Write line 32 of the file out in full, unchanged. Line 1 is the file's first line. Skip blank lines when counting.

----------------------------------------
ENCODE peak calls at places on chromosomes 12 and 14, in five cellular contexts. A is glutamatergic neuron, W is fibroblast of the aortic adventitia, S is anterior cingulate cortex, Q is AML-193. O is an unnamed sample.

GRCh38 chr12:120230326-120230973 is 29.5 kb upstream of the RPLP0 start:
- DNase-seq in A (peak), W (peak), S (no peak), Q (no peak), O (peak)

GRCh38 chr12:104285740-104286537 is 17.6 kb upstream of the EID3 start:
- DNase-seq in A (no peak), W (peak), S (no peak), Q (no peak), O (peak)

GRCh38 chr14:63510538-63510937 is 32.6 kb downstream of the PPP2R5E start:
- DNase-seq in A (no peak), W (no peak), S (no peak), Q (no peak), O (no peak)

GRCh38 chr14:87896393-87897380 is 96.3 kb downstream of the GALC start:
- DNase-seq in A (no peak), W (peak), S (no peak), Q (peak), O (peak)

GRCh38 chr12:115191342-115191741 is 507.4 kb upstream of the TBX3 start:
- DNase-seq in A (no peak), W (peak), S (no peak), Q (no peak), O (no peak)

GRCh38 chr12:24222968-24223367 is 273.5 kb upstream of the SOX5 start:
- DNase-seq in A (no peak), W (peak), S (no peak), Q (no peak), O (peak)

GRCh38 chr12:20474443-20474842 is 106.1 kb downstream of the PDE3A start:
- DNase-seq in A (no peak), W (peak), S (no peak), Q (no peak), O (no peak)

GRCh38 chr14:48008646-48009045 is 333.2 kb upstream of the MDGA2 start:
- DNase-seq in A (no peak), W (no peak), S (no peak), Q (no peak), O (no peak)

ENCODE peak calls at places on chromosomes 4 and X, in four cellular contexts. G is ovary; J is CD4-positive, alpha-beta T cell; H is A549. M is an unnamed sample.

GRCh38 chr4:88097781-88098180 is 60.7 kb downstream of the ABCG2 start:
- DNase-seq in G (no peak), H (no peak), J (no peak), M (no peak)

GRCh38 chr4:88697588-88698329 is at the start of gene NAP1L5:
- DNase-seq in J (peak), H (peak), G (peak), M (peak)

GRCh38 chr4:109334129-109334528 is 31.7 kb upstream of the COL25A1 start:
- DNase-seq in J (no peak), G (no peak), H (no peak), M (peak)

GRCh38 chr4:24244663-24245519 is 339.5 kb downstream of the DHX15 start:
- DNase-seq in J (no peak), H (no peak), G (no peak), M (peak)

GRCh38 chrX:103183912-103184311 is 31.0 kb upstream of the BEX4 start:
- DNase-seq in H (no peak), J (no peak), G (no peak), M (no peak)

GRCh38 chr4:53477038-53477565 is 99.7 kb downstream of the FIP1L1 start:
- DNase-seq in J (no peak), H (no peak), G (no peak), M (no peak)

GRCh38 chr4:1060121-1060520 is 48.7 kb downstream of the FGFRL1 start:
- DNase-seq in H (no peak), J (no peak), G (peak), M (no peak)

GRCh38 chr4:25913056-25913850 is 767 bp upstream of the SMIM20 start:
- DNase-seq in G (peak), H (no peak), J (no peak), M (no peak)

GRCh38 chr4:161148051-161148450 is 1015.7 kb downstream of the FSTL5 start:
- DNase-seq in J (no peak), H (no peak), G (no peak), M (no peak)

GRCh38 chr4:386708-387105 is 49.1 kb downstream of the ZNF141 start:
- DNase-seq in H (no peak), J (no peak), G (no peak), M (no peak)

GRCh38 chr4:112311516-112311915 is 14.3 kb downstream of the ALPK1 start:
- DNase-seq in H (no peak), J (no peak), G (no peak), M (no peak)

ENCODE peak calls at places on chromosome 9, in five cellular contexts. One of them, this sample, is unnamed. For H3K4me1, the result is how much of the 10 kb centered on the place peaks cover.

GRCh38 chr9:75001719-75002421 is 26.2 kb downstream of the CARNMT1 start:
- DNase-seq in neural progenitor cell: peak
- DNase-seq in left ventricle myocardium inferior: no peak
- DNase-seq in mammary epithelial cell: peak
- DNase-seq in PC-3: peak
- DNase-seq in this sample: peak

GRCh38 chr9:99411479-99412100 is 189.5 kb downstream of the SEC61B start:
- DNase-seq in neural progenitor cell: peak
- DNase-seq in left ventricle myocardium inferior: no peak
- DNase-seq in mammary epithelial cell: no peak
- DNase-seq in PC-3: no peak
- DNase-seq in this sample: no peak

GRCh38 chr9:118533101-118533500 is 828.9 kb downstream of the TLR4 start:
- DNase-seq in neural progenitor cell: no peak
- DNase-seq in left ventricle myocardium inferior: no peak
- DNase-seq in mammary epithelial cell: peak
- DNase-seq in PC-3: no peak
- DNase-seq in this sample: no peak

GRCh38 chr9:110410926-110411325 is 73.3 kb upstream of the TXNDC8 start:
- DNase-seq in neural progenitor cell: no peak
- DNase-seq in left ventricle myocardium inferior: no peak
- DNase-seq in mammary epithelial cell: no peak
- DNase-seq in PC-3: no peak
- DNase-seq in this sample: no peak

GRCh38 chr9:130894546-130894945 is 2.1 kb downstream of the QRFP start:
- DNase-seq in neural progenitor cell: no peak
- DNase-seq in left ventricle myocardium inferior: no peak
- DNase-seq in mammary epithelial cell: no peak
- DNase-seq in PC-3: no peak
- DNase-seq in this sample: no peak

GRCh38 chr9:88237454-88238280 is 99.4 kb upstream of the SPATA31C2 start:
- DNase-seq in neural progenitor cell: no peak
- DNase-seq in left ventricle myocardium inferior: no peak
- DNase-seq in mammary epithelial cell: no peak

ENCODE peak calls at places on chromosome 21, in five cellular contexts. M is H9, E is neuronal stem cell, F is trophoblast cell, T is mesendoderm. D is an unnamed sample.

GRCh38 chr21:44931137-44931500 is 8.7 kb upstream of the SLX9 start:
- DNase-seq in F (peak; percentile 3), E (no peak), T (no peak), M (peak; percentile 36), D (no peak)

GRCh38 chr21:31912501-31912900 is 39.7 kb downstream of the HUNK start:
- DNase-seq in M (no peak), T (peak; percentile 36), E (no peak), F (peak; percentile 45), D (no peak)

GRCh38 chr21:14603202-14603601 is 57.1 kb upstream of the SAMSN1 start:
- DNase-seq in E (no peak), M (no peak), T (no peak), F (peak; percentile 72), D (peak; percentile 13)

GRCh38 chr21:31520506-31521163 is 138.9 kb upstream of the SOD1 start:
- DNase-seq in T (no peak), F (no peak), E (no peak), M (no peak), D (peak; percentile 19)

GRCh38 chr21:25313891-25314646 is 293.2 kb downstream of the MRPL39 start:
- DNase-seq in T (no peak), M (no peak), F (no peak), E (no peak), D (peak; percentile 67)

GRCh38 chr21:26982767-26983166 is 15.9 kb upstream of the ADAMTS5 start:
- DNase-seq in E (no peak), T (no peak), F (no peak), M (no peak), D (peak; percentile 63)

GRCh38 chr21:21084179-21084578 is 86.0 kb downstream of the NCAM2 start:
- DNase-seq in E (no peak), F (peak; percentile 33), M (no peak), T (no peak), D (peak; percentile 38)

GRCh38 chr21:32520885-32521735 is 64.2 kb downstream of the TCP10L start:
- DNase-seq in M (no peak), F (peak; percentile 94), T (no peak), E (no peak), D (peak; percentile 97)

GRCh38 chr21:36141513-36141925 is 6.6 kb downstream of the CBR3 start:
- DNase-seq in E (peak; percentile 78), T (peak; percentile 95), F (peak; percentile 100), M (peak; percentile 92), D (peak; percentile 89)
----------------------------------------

- DNase-seq in H (no peak), J (no peak), G (peak), M (no peak)